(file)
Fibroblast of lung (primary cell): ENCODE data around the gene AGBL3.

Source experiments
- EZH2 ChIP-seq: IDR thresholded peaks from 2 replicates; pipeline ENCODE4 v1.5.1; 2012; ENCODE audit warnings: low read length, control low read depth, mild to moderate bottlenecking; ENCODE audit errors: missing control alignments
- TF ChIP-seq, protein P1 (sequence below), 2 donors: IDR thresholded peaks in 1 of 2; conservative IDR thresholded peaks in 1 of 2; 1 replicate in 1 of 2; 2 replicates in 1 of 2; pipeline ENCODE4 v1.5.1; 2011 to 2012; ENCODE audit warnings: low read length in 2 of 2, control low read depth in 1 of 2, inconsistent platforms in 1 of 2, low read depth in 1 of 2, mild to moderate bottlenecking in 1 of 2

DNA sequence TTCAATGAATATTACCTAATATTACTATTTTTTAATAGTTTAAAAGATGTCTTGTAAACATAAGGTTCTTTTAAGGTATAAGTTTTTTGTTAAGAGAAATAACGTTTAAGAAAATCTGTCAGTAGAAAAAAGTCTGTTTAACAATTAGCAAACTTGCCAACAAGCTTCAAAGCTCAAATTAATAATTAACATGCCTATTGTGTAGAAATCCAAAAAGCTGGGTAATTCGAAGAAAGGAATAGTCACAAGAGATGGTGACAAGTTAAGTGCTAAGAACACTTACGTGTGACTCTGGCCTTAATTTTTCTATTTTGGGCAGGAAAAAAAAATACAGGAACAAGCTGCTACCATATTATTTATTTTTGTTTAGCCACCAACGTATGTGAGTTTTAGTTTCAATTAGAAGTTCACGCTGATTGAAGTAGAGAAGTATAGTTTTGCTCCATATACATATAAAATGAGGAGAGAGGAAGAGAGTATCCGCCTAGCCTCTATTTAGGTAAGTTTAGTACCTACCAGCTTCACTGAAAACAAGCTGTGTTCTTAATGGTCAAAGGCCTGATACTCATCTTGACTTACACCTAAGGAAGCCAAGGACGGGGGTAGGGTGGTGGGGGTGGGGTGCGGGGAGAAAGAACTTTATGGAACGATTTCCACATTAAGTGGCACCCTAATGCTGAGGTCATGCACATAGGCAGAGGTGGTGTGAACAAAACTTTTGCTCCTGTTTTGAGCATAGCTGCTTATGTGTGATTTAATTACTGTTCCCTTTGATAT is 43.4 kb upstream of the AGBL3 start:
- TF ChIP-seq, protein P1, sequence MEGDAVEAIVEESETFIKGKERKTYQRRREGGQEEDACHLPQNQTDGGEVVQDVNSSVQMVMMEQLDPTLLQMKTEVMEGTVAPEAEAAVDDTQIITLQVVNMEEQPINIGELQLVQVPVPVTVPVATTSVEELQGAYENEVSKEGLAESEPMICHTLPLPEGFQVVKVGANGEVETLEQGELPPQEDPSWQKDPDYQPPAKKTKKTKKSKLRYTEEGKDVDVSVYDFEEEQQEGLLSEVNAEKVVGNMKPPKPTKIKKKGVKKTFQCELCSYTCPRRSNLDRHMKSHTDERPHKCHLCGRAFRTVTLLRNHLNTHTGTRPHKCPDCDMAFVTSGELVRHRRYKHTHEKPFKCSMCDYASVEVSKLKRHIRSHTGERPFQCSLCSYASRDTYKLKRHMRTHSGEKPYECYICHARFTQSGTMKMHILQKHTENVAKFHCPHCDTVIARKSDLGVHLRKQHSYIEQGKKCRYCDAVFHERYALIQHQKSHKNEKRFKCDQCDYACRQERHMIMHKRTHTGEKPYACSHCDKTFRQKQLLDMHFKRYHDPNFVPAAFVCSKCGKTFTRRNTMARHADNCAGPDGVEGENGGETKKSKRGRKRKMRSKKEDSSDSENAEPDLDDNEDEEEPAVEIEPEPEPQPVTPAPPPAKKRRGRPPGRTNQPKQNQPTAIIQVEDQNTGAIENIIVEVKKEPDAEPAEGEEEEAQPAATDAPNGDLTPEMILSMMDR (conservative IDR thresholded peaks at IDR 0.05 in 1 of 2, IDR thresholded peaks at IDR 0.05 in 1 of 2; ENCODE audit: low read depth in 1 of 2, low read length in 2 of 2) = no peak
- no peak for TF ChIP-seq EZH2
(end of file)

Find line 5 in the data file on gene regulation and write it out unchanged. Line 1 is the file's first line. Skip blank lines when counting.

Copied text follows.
DNA sequence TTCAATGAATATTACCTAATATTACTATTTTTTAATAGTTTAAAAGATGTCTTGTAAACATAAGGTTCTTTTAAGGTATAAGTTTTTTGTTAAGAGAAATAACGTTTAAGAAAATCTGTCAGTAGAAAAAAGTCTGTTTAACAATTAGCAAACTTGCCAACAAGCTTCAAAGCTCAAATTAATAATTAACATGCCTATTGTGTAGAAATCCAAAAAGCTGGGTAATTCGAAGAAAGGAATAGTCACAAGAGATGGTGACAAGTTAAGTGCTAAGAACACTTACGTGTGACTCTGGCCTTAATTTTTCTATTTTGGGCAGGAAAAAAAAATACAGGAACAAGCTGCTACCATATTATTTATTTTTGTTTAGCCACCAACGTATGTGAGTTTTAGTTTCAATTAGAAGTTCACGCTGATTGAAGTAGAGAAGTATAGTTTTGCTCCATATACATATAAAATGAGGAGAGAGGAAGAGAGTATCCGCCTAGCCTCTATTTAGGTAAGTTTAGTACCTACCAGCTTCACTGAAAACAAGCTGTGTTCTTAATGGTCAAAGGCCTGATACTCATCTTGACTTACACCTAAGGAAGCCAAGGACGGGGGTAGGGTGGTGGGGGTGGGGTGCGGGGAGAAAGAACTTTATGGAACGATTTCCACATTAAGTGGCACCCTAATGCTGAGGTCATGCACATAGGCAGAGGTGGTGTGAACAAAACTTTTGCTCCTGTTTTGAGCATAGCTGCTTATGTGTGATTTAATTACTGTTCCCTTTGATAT is 43.4 kb upstream of the AGBL3 start: